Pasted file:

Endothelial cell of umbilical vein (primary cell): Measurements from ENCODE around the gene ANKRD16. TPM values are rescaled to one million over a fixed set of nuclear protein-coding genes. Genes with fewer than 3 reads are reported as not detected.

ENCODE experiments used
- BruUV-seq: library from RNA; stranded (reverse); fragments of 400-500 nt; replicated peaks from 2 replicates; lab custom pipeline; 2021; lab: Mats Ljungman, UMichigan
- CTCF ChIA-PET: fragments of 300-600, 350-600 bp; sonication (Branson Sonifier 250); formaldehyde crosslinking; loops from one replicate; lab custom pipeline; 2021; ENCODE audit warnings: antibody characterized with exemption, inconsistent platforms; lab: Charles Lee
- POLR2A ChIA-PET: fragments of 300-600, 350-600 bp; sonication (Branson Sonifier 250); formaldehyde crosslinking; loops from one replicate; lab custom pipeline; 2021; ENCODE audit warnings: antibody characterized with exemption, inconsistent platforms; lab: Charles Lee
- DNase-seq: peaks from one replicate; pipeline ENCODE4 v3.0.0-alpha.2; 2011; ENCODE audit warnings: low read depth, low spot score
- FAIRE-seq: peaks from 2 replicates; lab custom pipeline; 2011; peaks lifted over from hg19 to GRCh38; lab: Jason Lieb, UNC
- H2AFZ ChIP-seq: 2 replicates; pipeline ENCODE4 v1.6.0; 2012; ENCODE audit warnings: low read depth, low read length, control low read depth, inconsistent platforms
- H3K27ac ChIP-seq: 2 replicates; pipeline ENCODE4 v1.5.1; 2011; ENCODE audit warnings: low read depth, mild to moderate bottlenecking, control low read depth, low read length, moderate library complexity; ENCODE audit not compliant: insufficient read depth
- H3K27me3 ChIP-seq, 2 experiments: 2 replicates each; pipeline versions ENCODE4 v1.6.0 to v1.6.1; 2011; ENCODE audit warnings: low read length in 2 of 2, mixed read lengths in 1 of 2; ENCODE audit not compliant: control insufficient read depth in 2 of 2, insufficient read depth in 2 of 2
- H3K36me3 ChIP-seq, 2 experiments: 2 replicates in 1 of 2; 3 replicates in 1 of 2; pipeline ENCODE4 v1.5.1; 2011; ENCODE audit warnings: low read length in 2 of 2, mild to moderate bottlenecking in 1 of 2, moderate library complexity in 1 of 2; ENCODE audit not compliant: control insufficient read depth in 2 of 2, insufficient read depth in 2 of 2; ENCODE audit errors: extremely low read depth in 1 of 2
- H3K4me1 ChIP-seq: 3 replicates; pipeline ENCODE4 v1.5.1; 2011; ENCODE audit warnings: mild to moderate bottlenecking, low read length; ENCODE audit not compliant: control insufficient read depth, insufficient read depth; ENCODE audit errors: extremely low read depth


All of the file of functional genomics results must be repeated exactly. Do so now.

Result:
Endothelial cell of umbilical vein (primary cell): Measurements from ENCODE around the gene ANKRD16. TPM values are rescaled to one million over a fixed set of nuclear protein-coding genes. Genes with fewer than 3 reads are reported as not detected.

ENCODE experiments used
- BruUV-seq: library from RNA; stranded (reverse); fragments of 400-500 nt; replicated peaks from 2 replicates; lab custom pipeline; 2021; lab: Mats Ljungman, UMichigan
- CTCF ChIA-PET: fragments of 300-600, 350-600 bp; sonication (Branson Sonifier 250); formaldehyde crosslinking; loops from one replicate; lab custom pipeline; 2021; ENCODE audit warnings: antibody characterized with exemption, inconsistent platforms; lab: Charles Lee
- POLR2A ChIA-PET: fragments of 300-600, 350-600 bp; sonication (Branson Sonifier 250); formaldehyde crosslinking; loops from one replicate; lab custom pipeline; 2021; ENCODE audit warnings: antibody characterized with exemption, inconsistent platforms; lab: Charles Lee
- DNase-seq: peaks from one replicate; pipeline ENCODE4 v3.0.0-alpha.2; 2011; ENCODE audit warnings: low read depth, low spot score
- FAIRE-seq: peaks from 2 replicates; lab custom pipeline; 2011; peaks lifted over from hg19 to GRCh38; lab: Jason Lieb, UNC
- H2AFZ ChIP-seq: 2 replicates; pipeline ENCODE4 v1.6.0; 2012; ENCODE audit warnings: low read depth, low read length, control low read depth, inconsistent platforms
- H3K27ac ChIP-seq: 2 replicates; pipeline ENCODE4 v1.5.1; 2011; ENCODE audit warnings: low read depth, mild to moderate bottlenecking, control low read depth, low read length, moderate library complexity; ENCODE audit not compliant: insufficient read depth
- H3K27me3 ChIP-seq, 2 experiments: 2 replicates each; pipeline versions ENCODE4 v1.6.0 to v1.6.1; 2011; ENCODE audit warnings: low read length in 2 of 2, mixed read lengths in 1 of 2; ENCODE audit not compliant: control insufficient read depth in 2 of 2, insufficient read depth in 2 of 2
- H3K36me3 ChIP-seq, 2 experiments: 2 replicates in 1 of 2; 3 replicates in 1 of 2; pipeline ENCODE4 v1.5.1; 2011; ENCODE audit warnings: low read length in 2 of 2, mild to moderate bottlenecking in 1 of 2, moderate library complexity in 1 of 2; ENCODE audit not compliant: control insufficient read depth in 2 of 2, insufficient read depth in 2 of 2; ENCODE audit errors: extremely low read depth in 1 of 2
- H3K4me1 ChIP-seq: 3 replicates; pipeline ENCODE4 v1.5.1; 2011; ENCODE audit warnings: mild to moderate bottlenecking, low read length; ENCODE audit not compliant: control insufficient read depth, insufficient read depth; ENCODE audit errors: extremely low read depth